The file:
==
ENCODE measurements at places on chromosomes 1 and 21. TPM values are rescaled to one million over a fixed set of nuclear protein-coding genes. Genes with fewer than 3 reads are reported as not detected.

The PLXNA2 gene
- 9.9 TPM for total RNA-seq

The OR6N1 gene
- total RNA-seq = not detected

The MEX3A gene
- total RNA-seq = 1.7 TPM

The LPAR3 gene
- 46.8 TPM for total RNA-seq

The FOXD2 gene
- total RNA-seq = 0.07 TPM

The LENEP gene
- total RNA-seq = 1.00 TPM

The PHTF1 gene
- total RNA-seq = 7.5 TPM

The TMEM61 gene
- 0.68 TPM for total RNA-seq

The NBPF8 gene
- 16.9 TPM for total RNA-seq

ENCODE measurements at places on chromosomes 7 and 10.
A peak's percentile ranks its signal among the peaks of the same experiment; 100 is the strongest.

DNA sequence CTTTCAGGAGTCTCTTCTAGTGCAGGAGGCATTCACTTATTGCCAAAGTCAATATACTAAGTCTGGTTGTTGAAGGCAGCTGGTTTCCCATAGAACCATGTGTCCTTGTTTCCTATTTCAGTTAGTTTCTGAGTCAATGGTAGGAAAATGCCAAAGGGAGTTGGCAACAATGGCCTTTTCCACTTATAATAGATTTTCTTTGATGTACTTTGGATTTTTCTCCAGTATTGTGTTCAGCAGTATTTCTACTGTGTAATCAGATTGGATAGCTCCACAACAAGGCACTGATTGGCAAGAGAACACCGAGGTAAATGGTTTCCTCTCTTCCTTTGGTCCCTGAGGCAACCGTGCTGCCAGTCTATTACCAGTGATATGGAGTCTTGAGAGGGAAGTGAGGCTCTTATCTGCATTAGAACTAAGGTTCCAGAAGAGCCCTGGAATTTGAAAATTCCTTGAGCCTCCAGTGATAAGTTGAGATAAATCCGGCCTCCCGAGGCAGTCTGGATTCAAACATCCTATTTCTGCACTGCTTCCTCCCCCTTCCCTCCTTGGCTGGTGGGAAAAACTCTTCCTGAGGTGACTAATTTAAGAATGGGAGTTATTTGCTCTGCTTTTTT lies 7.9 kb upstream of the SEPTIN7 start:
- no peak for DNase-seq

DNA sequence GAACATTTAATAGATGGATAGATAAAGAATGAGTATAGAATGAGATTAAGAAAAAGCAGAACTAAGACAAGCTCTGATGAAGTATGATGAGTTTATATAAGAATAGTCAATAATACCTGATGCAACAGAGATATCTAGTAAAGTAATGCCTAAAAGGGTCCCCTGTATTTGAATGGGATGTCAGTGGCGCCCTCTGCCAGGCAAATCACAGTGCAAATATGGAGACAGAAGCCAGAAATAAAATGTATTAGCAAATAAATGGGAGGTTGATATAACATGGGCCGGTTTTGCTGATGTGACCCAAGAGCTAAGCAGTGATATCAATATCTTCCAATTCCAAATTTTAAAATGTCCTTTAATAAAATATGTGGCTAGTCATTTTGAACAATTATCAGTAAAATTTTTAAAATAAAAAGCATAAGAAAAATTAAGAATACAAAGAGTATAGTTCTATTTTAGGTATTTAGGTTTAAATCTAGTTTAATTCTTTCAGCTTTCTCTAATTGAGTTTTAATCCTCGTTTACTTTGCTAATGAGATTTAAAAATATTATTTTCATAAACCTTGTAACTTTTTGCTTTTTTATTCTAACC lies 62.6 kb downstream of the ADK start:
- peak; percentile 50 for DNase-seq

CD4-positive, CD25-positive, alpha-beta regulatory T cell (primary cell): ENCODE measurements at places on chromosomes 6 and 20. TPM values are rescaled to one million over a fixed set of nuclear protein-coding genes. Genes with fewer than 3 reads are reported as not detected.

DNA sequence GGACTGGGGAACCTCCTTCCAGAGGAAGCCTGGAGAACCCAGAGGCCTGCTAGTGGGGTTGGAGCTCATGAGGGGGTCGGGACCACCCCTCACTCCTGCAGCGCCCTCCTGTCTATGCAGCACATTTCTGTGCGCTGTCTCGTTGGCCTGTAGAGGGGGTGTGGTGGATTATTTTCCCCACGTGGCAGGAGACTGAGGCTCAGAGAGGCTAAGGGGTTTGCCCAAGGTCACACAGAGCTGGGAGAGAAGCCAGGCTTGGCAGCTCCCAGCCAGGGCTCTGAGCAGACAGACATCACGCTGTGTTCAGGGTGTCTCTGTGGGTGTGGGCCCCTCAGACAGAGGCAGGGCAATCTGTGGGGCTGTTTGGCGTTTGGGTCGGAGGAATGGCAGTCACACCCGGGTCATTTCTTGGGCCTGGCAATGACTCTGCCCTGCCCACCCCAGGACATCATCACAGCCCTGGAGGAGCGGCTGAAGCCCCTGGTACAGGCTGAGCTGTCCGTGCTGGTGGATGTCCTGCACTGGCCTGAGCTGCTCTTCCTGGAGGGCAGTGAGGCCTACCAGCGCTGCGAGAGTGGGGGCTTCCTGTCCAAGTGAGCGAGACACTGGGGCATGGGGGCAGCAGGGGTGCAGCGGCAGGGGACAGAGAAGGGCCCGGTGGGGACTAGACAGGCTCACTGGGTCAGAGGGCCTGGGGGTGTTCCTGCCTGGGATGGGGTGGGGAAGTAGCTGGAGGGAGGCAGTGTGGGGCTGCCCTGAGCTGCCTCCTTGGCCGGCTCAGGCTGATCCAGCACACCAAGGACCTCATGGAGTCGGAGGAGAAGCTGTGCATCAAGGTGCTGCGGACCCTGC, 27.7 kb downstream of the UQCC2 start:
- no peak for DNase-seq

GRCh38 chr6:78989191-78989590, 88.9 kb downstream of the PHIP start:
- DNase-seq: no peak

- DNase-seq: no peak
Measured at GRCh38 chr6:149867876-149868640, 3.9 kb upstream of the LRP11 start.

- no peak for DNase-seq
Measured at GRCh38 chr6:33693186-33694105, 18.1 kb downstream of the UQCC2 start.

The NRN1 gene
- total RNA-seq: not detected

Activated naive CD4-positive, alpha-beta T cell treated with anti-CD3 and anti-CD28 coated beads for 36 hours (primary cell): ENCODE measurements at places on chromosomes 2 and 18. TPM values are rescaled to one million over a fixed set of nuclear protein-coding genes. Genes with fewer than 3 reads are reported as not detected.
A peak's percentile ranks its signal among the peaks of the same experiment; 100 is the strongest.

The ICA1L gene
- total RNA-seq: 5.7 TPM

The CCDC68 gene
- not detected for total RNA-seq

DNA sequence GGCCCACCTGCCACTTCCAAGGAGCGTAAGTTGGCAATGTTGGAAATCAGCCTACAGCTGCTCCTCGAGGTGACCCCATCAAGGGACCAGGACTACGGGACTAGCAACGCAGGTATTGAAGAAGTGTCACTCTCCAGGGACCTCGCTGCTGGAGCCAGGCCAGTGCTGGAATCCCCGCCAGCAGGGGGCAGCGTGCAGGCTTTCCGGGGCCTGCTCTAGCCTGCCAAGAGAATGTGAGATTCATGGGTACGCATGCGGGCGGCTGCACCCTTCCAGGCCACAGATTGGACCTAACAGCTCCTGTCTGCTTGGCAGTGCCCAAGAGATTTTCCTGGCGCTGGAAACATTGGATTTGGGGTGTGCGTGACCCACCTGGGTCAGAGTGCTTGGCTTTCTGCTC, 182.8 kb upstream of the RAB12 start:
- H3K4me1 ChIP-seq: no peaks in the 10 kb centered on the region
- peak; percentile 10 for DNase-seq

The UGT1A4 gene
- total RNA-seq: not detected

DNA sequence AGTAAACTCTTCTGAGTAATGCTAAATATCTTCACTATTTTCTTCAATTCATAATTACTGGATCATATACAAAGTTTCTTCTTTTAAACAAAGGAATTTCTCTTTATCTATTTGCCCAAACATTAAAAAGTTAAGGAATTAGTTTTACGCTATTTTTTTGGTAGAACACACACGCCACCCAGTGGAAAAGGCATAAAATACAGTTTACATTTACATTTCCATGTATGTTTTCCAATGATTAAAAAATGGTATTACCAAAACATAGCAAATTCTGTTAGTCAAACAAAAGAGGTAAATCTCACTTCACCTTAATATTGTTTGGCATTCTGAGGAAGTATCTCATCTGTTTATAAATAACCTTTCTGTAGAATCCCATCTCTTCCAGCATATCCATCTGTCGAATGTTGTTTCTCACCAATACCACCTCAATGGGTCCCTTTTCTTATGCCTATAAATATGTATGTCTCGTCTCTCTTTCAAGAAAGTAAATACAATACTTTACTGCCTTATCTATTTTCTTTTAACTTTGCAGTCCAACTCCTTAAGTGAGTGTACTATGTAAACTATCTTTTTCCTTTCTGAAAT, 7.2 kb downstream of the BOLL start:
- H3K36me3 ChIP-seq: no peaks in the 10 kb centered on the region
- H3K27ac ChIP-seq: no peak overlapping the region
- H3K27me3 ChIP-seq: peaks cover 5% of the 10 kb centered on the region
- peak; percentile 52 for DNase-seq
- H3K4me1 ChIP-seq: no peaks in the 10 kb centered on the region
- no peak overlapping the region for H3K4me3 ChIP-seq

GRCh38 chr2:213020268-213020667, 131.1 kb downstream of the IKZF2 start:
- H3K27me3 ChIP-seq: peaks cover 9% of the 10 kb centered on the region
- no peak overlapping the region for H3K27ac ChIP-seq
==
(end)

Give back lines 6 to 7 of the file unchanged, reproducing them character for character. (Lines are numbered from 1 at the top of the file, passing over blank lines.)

The MEX3A gene
- total RNA-seq = 1.7 TPM